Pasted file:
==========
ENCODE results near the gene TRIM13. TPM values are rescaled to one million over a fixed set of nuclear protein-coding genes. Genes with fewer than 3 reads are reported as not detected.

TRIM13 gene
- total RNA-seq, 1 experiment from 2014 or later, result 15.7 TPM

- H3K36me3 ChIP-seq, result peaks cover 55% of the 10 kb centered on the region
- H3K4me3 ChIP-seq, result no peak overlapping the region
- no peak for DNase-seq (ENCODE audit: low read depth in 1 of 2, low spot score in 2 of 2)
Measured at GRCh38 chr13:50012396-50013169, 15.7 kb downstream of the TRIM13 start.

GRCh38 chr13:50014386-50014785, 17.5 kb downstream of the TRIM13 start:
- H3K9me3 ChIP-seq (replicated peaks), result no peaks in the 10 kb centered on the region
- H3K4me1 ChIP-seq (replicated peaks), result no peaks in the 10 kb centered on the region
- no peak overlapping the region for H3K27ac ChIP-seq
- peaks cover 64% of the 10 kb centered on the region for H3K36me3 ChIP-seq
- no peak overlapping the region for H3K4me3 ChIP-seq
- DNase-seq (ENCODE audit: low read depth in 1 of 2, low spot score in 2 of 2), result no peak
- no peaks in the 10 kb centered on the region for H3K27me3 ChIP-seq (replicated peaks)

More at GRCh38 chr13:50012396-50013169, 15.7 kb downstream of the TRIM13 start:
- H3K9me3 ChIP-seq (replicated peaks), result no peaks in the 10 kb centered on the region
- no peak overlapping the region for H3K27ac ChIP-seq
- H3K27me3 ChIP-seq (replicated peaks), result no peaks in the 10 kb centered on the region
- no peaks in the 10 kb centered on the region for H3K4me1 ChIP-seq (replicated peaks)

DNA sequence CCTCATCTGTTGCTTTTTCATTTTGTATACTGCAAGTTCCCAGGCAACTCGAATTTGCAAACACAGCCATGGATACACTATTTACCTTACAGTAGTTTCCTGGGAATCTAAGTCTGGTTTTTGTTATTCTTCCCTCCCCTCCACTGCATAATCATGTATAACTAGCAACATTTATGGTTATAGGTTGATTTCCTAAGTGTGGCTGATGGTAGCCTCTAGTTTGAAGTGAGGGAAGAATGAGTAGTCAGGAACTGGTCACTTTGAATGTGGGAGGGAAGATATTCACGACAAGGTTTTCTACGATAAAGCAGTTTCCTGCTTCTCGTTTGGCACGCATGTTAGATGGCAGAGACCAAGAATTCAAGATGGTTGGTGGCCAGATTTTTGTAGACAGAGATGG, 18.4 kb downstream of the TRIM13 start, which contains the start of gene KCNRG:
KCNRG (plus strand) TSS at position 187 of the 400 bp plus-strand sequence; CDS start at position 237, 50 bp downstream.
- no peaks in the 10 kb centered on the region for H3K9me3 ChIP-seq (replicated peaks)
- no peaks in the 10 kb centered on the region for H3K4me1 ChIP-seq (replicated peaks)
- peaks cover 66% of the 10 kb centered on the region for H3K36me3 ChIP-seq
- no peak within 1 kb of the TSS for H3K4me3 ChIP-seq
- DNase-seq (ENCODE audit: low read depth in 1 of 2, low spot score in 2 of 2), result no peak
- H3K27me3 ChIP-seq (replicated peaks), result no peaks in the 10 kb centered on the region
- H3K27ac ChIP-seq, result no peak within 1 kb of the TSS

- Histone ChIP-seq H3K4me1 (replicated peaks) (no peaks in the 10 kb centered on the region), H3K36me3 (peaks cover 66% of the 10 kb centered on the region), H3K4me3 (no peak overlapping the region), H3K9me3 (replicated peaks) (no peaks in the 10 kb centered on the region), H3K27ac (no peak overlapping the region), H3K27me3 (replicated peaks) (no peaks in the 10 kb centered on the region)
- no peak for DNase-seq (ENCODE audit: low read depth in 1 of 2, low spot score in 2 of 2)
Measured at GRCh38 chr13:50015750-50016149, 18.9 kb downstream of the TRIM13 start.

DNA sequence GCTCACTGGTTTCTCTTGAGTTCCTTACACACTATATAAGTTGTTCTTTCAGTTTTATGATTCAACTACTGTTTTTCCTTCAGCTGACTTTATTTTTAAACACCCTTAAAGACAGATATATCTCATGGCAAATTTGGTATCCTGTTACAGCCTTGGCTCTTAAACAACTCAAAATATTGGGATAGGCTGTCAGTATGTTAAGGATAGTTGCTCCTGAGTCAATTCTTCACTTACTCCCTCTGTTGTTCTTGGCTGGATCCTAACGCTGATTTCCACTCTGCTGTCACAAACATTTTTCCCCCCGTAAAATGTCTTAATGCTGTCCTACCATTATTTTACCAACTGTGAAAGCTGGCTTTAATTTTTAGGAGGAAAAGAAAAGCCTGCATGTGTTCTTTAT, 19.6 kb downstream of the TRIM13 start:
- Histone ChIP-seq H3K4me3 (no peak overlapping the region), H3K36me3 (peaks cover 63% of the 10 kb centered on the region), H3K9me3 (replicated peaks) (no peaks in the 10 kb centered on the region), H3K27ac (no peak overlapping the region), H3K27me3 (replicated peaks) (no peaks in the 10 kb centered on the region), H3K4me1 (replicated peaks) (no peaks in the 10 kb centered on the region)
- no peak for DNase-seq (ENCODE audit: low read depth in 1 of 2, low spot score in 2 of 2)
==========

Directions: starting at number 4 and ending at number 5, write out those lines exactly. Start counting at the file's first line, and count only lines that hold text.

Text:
- H3K36me3 ChIP-seq, result peaks cover 55% of the 10 kb centered on the region
- H3K4me3 ChIP-seq, result no peak overlapping the region